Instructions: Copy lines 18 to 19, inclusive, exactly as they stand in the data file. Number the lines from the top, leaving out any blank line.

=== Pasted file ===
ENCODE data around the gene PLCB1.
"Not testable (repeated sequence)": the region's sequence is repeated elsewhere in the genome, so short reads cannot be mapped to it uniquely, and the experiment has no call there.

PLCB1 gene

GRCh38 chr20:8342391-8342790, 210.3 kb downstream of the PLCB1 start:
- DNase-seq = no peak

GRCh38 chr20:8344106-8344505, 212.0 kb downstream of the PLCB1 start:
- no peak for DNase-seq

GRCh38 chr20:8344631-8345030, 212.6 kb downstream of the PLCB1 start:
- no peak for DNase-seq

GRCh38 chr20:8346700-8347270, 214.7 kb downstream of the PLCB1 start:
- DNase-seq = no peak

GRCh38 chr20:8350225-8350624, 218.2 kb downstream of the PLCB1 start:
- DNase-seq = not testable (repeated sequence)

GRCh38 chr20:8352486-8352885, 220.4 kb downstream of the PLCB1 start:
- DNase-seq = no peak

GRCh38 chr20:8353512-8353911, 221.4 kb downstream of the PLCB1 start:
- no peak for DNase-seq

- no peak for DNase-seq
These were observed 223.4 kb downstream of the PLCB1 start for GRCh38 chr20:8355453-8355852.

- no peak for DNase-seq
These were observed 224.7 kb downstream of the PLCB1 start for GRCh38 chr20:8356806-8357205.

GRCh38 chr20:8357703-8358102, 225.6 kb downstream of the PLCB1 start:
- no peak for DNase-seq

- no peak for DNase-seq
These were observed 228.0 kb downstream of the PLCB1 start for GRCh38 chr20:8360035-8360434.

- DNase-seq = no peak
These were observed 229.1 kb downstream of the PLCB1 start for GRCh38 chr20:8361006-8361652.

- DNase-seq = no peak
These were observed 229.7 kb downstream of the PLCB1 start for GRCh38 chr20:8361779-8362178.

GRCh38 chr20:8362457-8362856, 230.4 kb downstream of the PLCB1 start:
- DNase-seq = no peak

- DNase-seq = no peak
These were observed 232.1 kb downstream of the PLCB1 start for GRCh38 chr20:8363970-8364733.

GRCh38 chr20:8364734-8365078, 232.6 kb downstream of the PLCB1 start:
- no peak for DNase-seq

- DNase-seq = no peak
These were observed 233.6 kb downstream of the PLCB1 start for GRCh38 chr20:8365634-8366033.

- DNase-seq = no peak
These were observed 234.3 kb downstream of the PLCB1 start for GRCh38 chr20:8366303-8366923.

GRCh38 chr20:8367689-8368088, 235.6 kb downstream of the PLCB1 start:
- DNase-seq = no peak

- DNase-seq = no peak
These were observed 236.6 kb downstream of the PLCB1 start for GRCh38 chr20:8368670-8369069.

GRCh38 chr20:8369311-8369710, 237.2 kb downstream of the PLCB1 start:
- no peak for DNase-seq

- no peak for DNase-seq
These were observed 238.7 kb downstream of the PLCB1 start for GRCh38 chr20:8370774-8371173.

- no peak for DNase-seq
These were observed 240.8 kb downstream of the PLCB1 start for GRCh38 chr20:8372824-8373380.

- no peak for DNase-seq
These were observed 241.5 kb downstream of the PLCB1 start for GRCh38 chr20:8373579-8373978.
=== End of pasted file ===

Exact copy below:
- no peak for DNase-seq
These were observed 223.4 kb downstream of the PLCB1 start for GRCh38 chr20:8355453-8355852.